13 June 2008

frame reviews enns

Over on the Frame-Poythress website, John Frame of Reformed Theological Seminary in Orlando offers an irenic review of Peter Enns's Inspiration & Incarnation, a book that has seen some share of controversy over the past couple of years.

Frame's view is fairly detailed, moving through Enns's book section-by-section, delving more into the nitty-gritty of the text than my own more general and abstract review and critique did. And many of Frame's points of criticism seem solid and well-motivated. One theme of the review that recurs is that, as far as Frame can see, an evangelical doctrine of scripture can be well-aware of some of the potential tensions and problems that Enns suggests and, "in its most mature formulations" offers adequate solutions.

I think Frame is largely correct on this point, but wonder if it misses the intended audience of Enns's book: a popular-level evangelicalism that sometimes holds to a less nuanced understanding of inerrancy, one that conflates inerrancy with various other concepts such as literalism, objectively-narrated history, scientific accuracy, superficial consistency, and so forth. I've certainly run into many believers who hold to such understandings and have seen them fall prey to arguments from liberals who, ironically, share with them many similar assumptions about what scripture "ought to look like" if it is indeed divinely inspired and inerrant.

Frame, I think, rightly points out that Enns seems overly skittish about textual harmonization and higher level explanations that bring together seemingly contradictory first order propositions. Enns, of course, is entirely correct that such harmonizations and explanations are ofttimes offered in an overly "cheap" way - so that certain texts are always immediately qualified (sometimes with a wink and a nod) rather then being allowed to speak on their own terms, or so that harmonizations occur quickly and easily in ways that obscure the literary purposes and theology of the biblical authors that led to the textual diversity to begin with.

(On a related note, in a presumably Enns-inspired post, Art Boulet provided a few arguments back in April concerning what he called the "hypocrisy of harmonization." I'd like to provide a friendly critique of that post at some point, partly out the personal conviction that biblical scholars need to spend more time talking to philosophers.)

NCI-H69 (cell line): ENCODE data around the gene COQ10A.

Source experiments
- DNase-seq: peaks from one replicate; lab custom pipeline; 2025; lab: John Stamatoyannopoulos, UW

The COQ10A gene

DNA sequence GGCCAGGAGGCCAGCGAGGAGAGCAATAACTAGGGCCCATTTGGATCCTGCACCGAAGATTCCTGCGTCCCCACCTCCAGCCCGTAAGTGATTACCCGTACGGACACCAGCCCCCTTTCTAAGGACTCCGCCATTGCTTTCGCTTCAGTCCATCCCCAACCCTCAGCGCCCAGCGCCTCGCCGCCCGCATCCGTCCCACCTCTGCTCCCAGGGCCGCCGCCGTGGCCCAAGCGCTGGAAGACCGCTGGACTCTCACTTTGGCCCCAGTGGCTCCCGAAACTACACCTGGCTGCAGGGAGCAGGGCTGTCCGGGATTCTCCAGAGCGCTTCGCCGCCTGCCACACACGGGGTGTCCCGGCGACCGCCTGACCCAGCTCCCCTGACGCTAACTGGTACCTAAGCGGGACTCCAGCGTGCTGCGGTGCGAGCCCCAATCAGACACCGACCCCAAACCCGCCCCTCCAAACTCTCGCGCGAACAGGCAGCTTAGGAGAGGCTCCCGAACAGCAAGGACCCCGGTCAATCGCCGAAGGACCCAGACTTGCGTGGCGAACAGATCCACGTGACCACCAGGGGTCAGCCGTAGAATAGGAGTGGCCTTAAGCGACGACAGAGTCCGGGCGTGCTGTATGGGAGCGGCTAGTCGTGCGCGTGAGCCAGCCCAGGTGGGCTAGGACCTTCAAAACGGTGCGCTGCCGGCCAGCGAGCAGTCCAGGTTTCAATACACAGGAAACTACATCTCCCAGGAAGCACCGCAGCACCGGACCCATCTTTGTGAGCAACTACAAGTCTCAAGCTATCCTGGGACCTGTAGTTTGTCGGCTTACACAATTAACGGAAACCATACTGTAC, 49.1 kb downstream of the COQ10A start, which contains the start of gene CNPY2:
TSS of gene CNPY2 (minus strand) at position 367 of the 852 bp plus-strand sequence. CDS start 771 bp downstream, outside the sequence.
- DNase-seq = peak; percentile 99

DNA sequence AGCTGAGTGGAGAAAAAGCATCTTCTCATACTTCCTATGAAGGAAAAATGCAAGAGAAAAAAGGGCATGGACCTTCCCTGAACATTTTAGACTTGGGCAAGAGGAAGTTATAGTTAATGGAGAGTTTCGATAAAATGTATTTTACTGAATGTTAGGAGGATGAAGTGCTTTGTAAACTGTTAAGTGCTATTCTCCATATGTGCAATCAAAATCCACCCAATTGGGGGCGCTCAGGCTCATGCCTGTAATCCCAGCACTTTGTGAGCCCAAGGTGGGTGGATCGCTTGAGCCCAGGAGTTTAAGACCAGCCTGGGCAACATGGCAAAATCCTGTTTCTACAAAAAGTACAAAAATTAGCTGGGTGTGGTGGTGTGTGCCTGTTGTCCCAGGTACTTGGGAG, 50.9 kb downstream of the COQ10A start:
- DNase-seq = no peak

Frame does highlight one aspect of Enns's text that may not sit well with some readers and does not sit well with Frame: the question of the status of certain biblical texts as regards their facticity and how this question intersects with a doctrine of inspiration. That's to say, Enns raises a number of highly germane questions related to the early chapters of Genesis in connection with their ancient near eastern context, literary parallels, genre calibration, theological purpose, and so forth. But what Enns does not offer is a specific resolution of those questions.

Perhaps, however, that was not Enns's purpose in raising these questions. Reading Enns's text, it struck me that he was more interested in providing a conceptual and theological framework within which specific resolutions might be constructed and offered, rather than offering such resolutions himself. That's to say, Enns's incarnational analogy draws some boundaries around possible resolutions, eliminating some possibilities (e.g., fundamentalist creation science approaches; liberal approaches that deny the divine creation of the world or that the cosmic order has a theological interpretation). Yet, it allows for a diversity of possibilities within those boundaries (e.g., the framework hypothesis; seeing Genesis as affirming some basic facts about the cosmos, its meaning and origins, couched in mythical language).

I suppose that could be viewed as a defect on the part of Enns's book, but it could also be viewed as a strength, depending what sort of expectations one brings to his text in terms of audience and what he was trying to accomplish. Nonetheless, Frame's basic point is certainly correct: these are important issues that have significant bearing upon how we understand scripture to be divinely breathed-out and how we interpret and proclaim the text of scripture with confidence as the very word of God.

(HT: Conn-versation)